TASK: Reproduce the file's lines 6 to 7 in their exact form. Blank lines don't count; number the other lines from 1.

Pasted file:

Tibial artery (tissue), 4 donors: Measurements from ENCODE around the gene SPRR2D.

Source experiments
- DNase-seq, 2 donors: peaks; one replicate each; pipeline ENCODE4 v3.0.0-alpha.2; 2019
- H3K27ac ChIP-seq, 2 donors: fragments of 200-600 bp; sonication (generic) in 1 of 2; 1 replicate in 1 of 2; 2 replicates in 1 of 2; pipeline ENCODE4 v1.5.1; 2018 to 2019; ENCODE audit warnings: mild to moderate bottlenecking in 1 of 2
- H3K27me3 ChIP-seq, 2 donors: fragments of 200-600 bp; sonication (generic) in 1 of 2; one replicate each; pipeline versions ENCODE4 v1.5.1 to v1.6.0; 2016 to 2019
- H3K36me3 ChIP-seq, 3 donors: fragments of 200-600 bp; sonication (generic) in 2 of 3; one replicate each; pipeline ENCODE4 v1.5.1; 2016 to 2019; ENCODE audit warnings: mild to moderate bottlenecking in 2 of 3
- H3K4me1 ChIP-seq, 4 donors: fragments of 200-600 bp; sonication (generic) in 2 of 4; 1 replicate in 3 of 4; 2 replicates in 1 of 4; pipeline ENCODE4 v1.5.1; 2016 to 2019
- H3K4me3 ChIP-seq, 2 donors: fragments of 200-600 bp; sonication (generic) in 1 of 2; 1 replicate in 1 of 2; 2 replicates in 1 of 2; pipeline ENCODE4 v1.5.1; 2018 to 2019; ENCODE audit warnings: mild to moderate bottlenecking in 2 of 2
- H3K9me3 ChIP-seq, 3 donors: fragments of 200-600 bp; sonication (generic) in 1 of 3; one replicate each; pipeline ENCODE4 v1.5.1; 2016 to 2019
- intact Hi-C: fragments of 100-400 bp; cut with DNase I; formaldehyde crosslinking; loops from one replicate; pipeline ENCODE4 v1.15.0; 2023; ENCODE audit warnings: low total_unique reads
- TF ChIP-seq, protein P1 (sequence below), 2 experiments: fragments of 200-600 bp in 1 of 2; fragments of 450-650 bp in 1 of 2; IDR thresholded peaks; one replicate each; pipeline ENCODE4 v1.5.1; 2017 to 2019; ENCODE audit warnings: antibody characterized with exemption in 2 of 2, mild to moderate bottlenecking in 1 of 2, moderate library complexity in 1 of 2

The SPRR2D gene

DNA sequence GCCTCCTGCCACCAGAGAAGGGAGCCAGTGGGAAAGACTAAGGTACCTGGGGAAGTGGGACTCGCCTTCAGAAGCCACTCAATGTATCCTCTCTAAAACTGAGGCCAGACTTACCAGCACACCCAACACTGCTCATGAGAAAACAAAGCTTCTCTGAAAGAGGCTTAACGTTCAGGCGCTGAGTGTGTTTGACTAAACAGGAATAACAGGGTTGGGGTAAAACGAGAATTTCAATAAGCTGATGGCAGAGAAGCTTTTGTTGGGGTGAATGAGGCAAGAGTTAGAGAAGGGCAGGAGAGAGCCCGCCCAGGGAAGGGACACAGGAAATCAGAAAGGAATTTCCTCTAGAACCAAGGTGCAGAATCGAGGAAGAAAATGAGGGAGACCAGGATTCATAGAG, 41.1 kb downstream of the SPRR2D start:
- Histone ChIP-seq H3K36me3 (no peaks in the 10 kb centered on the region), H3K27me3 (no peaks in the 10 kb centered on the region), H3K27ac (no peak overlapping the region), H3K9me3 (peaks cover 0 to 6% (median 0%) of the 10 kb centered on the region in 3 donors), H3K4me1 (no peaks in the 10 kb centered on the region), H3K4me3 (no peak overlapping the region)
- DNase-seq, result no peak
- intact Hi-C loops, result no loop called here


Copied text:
- H3K36me3 ChIP-seq, 3 donors: fragments of 200-600 bp; sonication (generic) in 2 of 3; one replicate each; pipeline ENCODE4 v1.5.1; 2016 to 2019; ENCODE audit warnings: mild to moderate bottlenecking in 2 of 3
- H3K4me1 ChIP-seq, 4 donors: fragments of 200-600 bp; sonication (generic) in 2 of 4; 1 replicate in 3 of 4; 2 replicates in 1 of 4; pipeline ENCODE4 v1.5.1; 2016 to 2019